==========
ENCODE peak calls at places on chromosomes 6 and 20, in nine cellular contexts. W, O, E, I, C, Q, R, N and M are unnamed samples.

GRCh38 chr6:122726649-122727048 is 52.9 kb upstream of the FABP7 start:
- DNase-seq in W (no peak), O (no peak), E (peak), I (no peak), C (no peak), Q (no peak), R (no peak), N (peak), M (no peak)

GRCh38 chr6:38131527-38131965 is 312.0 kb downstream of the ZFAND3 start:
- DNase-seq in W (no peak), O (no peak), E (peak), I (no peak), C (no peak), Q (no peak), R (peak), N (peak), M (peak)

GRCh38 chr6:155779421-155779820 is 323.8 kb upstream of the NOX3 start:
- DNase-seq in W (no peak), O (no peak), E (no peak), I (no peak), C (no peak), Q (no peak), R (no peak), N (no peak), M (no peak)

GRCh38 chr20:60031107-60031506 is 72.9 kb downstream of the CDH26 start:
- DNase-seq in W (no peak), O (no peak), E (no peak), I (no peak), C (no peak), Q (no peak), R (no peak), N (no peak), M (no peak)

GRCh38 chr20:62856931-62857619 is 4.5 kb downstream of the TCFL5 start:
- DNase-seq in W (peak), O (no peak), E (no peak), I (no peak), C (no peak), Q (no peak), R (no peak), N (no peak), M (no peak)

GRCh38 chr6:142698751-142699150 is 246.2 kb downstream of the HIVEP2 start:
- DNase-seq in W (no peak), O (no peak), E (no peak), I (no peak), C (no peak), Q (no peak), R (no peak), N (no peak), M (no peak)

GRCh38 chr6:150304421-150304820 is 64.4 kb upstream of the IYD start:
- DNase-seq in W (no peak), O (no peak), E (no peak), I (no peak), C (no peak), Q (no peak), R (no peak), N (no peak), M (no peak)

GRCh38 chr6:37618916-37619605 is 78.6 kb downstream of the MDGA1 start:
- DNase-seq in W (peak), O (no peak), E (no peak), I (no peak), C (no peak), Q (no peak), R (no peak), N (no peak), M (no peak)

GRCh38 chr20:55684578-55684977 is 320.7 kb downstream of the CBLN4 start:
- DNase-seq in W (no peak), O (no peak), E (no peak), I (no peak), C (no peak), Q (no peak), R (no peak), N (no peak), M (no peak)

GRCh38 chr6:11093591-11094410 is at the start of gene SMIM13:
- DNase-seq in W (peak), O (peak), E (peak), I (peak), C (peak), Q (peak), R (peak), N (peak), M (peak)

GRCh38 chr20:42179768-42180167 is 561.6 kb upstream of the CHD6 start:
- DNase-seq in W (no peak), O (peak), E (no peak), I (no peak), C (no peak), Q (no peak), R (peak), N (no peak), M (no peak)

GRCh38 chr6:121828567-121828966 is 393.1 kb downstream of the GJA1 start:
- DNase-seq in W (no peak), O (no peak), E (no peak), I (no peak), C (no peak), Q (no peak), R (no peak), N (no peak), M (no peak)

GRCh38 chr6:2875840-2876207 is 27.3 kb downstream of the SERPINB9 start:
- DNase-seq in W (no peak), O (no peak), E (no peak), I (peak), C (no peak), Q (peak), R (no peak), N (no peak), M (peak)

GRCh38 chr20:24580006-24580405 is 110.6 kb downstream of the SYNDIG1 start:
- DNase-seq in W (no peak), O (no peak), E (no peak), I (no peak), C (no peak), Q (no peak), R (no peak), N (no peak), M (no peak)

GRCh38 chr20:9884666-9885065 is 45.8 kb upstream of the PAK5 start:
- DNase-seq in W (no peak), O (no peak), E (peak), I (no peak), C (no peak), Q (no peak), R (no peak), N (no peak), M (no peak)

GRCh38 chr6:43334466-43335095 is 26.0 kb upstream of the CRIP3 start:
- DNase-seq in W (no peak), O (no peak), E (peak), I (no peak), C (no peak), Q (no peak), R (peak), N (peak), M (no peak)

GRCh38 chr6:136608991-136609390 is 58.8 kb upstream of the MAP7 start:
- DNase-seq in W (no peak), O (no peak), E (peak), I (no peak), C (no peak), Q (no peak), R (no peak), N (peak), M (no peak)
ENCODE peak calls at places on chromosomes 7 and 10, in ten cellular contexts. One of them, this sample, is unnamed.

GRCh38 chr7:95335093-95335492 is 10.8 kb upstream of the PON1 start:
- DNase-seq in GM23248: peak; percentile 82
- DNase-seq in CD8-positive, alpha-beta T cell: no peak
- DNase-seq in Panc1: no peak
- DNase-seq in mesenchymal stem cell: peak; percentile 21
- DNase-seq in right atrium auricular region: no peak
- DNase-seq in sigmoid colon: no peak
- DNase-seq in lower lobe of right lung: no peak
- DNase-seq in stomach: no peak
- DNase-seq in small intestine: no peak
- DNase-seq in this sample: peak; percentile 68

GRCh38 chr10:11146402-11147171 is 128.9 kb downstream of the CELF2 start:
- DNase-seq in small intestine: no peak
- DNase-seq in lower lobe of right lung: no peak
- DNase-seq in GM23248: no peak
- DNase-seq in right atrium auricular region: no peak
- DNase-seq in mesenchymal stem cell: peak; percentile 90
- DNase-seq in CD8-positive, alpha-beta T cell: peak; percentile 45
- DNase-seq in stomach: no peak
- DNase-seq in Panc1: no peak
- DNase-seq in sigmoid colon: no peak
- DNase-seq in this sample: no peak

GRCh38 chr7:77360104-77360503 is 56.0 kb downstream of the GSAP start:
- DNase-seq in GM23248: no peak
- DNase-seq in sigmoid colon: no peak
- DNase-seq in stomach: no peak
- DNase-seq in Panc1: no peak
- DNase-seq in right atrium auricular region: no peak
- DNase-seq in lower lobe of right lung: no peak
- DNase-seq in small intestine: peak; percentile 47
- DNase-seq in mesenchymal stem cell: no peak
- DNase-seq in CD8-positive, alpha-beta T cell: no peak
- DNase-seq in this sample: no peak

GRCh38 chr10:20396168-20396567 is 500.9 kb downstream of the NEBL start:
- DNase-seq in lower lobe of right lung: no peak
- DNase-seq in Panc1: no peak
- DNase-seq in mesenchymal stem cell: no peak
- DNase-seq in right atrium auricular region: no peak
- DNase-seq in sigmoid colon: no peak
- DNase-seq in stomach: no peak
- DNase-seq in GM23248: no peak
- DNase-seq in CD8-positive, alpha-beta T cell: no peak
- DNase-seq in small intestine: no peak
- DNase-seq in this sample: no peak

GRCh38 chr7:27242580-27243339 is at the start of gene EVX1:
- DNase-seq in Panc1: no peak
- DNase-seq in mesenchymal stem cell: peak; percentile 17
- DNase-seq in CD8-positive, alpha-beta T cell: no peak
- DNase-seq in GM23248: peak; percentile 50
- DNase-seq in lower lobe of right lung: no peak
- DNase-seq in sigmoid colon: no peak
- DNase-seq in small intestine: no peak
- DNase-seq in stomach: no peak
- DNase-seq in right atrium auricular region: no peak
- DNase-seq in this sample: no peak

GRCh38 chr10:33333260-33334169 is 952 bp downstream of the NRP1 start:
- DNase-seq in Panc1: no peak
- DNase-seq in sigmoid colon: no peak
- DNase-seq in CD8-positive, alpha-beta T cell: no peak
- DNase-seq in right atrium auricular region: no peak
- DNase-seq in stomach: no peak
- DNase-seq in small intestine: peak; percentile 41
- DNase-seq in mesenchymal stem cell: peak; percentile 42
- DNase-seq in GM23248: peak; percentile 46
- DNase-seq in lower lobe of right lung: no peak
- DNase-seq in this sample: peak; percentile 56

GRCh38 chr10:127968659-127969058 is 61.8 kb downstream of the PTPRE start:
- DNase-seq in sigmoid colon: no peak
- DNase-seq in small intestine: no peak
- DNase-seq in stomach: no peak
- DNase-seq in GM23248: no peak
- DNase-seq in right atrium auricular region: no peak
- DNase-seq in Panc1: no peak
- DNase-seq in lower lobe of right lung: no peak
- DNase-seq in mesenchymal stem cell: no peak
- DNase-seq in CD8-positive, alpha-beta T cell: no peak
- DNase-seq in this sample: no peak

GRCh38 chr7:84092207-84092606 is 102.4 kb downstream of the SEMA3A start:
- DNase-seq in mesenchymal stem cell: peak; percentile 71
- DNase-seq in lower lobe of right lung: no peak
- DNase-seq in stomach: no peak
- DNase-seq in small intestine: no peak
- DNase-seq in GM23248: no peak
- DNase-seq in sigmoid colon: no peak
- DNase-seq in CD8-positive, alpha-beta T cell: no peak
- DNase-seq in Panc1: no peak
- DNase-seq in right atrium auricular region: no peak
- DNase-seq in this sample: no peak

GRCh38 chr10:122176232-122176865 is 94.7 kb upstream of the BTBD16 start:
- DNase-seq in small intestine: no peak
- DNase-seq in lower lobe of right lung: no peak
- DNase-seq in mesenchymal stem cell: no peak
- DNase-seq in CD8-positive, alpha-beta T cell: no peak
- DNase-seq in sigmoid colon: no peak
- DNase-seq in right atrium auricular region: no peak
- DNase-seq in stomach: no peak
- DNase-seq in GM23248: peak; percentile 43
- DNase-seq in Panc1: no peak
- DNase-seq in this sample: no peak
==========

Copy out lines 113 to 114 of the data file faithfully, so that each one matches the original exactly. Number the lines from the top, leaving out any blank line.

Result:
- DNase-seq in this sample: no peak

GRCh38 chr7:84092207-84092606 is 102.4 kb downstream of the SEMA3A start: